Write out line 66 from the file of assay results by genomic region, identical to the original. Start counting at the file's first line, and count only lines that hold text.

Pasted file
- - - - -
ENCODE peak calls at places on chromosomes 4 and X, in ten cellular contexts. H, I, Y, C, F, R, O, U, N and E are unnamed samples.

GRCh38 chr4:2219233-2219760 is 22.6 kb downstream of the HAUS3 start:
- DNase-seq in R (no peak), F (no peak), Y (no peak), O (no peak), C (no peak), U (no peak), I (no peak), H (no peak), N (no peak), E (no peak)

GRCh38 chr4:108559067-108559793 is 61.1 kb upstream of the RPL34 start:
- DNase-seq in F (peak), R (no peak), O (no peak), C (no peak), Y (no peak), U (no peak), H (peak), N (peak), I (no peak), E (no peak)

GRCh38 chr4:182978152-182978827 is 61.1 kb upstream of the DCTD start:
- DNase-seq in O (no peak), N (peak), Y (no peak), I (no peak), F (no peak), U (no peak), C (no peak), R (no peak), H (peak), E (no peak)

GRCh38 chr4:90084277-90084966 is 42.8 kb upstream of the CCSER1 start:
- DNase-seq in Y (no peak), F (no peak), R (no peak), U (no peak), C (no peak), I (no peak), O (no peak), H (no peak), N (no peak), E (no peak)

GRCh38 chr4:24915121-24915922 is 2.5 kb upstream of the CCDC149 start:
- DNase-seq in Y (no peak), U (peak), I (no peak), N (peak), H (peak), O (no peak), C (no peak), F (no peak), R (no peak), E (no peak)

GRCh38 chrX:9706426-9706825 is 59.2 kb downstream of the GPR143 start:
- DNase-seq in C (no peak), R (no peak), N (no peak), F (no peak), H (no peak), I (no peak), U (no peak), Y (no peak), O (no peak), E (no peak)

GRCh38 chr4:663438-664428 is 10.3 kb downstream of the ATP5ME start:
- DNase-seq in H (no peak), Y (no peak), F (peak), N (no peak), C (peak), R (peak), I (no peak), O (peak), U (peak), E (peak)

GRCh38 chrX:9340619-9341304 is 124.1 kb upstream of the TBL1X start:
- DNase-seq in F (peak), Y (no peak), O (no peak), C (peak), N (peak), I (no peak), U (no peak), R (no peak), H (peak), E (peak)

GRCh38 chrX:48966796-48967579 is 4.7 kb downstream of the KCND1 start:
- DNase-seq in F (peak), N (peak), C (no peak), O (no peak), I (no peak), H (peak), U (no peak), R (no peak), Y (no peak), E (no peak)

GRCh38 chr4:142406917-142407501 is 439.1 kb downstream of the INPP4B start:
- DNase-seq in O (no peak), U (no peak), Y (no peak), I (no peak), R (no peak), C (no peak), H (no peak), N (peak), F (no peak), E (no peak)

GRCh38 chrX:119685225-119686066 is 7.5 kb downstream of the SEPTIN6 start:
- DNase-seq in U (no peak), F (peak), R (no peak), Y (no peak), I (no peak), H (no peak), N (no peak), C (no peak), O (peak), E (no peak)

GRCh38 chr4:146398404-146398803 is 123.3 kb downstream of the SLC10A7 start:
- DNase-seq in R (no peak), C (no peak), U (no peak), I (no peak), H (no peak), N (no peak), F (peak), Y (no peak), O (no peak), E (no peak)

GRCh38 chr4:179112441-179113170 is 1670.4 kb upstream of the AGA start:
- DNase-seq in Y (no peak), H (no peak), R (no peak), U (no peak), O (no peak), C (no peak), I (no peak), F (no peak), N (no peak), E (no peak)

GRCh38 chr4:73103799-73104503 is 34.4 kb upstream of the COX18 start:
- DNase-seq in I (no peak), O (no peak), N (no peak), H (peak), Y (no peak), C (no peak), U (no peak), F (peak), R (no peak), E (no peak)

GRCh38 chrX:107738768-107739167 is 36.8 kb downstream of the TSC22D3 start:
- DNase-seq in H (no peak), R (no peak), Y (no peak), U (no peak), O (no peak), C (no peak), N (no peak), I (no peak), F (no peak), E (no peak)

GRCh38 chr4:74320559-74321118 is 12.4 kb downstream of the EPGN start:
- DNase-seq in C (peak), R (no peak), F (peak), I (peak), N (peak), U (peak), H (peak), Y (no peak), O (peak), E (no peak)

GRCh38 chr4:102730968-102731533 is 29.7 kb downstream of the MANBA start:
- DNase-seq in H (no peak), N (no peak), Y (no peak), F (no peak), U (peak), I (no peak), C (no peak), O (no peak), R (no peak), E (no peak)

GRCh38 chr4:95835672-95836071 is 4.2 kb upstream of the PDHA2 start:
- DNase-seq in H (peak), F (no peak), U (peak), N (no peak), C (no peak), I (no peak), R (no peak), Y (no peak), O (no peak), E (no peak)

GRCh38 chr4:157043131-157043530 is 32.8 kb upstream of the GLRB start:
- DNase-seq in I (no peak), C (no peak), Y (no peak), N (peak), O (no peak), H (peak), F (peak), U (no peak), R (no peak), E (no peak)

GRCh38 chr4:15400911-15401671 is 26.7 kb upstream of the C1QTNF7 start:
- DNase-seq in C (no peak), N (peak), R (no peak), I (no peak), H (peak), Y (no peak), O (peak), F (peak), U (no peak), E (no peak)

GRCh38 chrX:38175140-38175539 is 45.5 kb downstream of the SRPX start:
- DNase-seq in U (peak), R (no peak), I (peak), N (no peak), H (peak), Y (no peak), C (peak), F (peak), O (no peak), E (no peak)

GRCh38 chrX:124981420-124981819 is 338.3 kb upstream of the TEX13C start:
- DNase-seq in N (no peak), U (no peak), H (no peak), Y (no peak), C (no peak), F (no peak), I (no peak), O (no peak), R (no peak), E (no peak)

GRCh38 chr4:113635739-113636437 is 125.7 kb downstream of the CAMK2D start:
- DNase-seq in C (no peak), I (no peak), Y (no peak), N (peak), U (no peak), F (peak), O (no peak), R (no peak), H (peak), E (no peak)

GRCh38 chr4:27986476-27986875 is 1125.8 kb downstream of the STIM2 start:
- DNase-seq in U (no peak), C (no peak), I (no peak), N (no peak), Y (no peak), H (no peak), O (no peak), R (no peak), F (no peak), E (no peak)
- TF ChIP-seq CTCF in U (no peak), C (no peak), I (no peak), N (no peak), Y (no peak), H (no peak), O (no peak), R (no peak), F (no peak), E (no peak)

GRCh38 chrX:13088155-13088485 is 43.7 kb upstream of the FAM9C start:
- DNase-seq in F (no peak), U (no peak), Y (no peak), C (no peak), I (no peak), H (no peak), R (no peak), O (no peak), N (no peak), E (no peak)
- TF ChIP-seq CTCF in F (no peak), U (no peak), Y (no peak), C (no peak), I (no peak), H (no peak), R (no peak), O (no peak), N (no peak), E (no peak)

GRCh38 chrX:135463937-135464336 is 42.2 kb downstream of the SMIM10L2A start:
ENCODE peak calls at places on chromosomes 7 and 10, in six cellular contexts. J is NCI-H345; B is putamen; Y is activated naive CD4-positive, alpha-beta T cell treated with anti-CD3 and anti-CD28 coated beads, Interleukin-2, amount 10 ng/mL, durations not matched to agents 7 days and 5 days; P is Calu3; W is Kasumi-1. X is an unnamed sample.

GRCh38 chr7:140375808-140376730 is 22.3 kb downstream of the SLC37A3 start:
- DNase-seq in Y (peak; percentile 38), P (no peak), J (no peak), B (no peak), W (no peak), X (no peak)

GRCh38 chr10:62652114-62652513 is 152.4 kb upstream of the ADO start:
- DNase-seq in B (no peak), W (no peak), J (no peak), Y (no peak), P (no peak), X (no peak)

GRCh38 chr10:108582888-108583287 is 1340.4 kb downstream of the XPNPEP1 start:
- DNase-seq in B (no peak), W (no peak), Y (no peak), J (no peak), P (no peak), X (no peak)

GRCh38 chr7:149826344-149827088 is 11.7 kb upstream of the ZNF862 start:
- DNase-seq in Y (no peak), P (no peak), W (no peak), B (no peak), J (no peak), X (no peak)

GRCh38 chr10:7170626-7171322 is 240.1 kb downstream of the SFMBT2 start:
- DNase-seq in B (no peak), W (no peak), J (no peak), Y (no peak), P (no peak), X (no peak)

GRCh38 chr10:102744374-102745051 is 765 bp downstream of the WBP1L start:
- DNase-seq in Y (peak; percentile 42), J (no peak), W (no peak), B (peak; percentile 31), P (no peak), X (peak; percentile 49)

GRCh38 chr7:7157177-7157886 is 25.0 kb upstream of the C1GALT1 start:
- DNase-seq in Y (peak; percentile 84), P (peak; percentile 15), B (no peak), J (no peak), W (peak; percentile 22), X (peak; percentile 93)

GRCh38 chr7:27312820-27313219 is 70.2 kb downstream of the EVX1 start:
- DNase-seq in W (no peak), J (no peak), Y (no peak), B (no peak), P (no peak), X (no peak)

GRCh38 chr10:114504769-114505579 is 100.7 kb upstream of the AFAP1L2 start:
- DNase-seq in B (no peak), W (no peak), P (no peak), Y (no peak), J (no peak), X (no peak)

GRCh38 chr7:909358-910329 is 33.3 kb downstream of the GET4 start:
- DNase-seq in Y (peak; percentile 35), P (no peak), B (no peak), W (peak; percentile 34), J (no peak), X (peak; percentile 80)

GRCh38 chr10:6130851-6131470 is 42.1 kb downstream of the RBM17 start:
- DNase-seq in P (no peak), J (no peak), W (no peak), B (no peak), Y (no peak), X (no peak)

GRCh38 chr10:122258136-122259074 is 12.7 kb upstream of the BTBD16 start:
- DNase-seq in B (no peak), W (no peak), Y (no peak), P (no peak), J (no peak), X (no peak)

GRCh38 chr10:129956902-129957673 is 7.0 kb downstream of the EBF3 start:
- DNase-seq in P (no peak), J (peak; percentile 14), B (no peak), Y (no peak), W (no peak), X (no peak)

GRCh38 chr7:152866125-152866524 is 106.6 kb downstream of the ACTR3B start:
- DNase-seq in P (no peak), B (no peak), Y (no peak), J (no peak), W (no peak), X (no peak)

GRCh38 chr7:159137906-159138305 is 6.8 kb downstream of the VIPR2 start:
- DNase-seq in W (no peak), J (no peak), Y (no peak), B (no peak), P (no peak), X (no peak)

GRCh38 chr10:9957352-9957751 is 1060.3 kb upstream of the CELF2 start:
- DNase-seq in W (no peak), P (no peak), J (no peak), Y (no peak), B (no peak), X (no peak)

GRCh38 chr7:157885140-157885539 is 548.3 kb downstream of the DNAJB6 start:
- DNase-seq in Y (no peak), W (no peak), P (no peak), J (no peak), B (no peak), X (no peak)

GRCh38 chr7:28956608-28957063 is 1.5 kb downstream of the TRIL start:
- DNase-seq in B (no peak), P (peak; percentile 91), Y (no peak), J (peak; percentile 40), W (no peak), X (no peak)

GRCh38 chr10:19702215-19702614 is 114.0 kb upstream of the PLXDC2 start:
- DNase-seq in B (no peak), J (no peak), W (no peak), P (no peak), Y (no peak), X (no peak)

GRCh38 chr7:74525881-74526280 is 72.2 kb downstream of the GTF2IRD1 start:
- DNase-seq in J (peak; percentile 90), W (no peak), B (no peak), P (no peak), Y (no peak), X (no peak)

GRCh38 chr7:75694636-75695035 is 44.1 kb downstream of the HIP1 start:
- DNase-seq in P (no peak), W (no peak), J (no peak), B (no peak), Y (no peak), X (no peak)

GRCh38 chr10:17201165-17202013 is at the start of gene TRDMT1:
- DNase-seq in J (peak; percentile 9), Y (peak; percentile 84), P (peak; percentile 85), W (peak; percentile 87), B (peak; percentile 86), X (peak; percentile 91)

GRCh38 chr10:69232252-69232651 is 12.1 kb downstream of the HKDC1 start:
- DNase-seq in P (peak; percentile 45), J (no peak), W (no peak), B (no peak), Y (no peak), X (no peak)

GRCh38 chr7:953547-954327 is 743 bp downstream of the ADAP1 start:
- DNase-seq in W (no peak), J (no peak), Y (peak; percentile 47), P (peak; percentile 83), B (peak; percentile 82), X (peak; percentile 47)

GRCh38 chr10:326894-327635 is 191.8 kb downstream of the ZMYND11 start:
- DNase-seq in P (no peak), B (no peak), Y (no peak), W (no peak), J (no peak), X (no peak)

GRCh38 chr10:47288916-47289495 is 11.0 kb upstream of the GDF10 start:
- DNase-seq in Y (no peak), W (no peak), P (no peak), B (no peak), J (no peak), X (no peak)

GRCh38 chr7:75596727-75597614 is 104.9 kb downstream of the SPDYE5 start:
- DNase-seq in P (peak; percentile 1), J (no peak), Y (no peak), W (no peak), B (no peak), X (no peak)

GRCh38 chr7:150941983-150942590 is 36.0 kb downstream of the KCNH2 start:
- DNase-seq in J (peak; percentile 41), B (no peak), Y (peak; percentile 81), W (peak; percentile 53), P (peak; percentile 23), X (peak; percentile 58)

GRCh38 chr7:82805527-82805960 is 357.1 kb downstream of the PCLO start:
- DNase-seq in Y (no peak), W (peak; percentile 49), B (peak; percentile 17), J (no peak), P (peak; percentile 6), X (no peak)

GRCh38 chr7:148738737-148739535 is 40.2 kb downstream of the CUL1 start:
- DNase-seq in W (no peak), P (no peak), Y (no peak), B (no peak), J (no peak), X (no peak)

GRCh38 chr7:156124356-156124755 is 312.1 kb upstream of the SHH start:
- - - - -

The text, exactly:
GRCh38 chr10:102744374-102745051 is 765 bp downstream of the WBP1L start: